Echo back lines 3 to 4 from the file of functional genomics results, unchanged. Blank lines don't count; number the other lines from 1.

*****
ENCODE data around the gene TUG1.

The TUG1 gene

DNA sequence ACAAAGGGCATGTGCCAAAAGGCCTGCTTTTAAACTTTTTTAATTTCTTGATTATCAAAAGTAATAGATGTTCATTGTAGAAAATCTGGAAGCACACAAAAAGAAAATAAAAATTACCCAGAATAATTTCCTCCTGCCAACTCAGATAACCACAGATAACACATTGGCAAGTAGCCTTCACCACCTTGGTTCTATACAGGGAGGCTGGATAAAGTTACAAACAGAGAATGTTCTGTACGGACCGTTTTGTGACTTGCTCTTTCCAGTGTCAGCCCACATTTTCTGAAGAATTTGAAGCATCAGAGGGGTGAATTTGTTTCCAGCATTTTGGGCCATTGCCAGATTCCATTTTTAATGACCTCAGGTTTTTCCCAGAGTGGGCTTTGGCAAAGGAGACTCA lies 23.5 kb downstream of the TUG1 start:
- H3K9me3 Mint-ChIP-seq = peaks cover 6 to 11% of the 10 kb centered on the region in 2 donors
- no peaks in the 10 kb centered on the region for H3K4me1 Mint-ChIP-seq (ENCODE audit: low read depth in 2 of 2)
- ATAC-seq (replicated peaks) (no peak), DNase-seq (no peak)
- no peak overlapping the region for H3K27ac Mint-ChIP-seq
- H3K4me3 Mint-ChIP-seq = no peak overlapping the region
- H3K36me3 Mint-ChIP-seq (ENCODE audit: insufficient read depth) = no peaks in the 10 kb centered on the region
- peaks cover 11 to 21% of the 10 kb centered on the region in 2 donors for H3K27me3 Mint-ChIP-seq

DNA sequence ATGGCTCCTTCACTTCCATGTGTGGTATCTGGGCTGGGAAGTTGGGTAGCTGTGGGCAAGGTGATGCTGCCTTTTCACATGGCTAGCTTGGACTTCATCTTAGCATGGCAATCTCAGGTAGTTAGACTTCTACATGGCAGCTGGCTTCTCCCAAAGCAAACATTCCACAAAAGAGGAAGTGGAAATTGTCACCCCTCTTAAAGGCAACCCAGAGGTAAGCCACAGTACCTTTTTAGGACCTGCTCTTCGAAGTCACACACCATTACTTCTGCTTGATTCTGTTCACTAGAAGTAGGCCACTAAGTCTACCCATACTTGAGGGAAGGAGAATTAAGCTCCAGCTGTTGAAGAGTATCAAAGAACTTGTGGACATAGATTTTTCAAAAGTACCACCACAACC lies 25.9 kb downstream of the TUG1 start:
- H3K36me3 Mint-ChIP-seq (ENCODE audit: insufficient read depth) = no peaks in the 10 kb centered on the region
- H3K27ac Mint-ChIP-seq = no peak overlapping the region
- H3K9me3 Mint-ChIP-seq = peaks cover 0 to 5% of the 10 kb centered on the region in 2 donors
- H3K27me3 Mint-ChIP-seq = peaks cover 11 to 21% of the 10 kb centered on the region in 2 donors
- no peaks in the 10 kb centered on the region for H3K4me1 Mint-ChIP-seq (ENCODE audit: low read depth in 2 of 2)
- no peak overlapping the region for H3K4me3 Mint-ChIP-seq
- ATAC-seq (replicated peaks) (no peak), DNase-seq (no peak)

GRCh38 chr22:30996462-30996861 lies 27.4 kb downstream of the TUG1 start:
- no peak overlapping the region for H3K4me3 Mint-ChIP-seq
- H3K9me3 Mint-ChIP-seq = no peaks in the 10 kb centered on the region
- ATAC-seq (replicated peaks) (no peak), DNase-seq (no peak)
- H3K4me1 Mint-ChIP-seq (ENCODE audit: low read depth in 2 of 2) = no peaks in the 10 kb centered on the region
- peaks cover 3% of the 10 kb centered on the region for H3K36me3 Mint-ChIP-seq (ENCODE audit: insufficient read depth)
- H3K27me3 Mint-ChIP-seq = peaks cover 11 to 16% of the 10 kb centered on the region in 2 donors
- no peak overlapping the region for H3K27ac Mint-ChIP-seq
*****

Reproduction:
DNA sequence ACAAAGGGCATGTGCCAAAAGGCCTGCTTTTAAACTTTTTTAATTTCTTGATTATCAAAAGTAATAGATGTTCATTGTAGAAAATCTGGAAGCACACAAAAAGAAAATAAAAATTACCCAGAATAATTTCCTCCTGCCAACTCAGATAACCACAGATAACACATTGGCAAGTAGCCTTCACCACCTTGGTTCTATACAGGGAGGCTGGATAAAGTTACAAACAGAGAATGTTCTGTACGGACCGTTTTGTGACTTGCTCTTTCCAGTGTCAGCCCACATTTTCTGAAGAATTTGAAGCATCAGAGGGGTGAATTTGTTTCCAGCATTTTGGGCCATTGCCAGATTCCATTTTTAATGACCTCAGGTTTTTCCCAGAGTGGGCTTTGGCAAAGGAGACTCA lies 23.5 kb downstream of the TUG1 start:
- H3K9me3 Mint-ChIP-seq = peaks cover 6 to 11% of the 10 kb centered on the region in 2 donors